The close linkage of the Isl1 variant with the otitis media phenotype is strong support for this being the causative mutation. However, it remains a possibility that the Isl1 variant is simply a linked marker. In order to exclude linkage between the Isl1 mutation and any other potentially causative mutation, it is important to exclude other mutations on chromosome 13 (Table (Table5).5). Of the 23 SNVs (non-synonymous, stop gained and splice site mutations) identified by exome sequencing, the Isl1 mutation is the only one on chromosome 13 (Table (Table3).3). Four other chromosome 13 SNVs were excluded at the final filtering step, one in a noncoding transcript of Tpmt, one in the 5' UTR of Smad5 and two in the 3' UTRs of the genes Histh1a and Sdha, the closest of which is 70 Mb from the Isl1 mutation. We also examined indels from chromosome 13. The SAMtools variant caller identifies short indels as well as SNVs, and these indels were not included in the final analysis of 23 variants. Thirteen deletions and twelve insertions were identified on chromosome 13, although only one and five, respectively, were within coding regions. Of the insertions and deletions within 10 Mb of Isl1, none were within coding regions.

Table 5
Exclusion of potential linkage within 10 Mb of Isl1 (117098488) and on the remainder of chromosome 13

Isl1 is expressed in the middle ear

We next asked if Isl1 protein is expressed in the middle ear. Immunohistochemistry of the adult wild-type middle ear revealed clear, widespread expression of Isl1 within the single cell mucosal lining of the middle ear cavity, including the single cell layer covering the ossicles, but less pronounced on the inner surface of the tympanic membrane (Figure 5e, f). Expression is also seen in the epithelial layer of the external ear canal and outer layer of the tympanic membrane. At postnatal day 4, the expression is more diffuse but is present in the immature mucosa where the middle ear has cavitated and in the outer cellular layer surrounding the ossicles (Figure (Figure5g5g).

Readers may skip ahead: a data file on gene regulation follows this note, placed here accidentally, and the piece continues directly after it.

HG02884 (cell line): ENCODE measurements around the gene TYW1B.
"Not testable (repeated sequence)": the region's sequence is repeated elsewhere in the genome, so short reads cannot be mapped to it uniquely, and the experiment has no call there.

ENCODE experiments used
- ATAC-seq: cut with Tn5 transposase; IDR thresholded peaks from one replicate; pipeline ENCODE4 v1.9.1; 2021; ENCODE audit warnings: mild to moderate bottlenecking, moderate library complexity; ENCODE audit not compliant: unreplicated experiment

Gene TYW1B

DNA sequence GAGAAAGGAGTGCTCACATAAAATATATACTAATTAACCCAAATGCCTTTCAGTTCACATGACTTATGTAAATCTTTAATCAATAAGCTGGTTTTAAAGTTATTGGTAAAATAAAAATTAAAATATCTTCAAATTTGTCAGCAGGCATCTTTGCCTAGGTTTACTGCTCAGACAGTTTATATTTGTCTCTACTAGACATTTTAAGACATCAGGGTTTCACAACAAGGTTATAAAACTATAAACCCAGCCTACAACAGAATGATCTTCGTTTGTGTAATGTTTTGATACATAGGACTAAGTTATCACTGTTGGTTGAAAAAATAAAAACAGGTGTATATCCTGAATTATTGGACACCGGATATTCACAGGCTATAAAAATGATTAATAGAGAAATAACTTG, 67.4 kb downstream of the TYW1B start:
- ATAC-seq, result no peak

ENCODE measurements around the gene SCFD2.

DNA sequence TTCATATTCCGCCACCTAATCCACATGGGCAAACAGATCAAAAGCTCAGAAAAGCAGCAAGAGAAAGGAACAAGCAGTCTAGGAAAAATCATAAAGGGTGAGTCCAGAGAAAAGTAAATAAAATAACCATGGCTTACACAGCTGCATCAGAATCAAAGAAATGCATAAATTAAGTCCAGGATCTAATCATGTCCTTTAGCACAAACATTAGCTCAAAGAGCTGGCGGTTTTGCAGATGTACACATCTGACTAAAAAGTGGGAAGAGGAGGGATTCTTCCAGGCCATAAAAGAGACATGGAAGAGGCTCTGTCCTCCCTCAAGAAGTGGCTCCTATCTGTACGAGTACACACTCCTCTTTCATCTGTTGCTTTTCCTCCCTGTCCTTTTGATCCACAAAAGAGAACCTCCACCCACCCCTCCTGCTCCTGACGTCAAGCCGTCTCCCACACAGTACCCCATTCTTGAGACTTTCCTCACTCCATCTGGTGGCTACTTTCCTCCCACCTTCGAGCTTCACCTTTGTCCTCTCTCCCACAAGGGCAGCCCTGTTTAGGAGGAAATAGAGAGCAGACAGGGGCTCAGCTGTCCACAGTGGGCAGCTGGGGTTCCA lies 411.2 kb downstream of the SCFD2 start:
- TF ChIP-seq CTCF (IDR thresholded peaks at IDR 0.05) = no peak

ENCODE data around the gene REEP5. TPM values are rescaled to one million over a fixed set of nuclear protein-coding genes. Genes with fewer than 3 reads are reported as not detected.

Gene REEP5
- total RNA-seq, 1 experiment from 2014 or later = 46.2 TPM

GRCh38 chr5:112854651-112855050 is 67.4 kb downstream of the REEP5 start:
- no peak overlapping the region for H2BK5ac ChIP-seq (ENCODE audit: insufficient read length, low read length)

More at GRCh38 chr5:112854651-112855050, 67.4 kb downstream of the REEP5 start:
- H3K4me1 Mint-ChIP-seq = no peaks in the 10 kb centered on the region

Modeling the consequences of the Y71C missense mutation on protein structure

According to Pfam [61], the Isl1 protein consists of four Pfam domains: two LIM domains, a homeodomain and a Gln-rich domain. Each LIM domain contains two zinc fingers, which each bind a zinc atom. The LIM-homeodomain (LIM-HD) combination is thought to represent a 'LIM code' that governs transcriptional regulation in the control of cell type specification in different tissues and organs [62]. Isl1 is a member of the LIM-HD family of proteins. The two LIM domains are responsible for interaction with other proteins while the homeodomain uses its helix-turn-helix motif to bind DNA sequences containing the sequence 5'-ATTA-3' and so initiate transcription of the appropriate genes.

Proteins binding to LIM-HD proteins do so via a LIM-interaction domain (LID), which consists of around 30 residues. The Y71C mutation is located within the first LIM domain and so may affect the strength of this binding. To predict how it might do so requires knowledge of the protein's three-dimensional structure.

To date, there have been no experimental determinations of the three-dimensional structure of Isl1 protein (other than fragments of the carboxy-terminal domain). However, there are many structural models of related proteins in the Protein Data Bank (PDB) [63]. One of these, PDB entry 2xjy, is of particular interest. This is a structural model, solved by X-ray crystallography to 2.4 Å resolution, of human rhombotin-2 (aka LMO2). The protein is a LIM-only (LMO) protein; that is, it consists of two LIM domains only. However, the structure is a complex between this protein and a 35-residue fragment of a LID from human LIM domain-binding protein 1. As such, it provides a general idea of how LIM domains recognize their interaction partner. The three-dimensional structure reveals that the LID fragment binds in an extended conformation along a groove running along the length of the two LIM domains.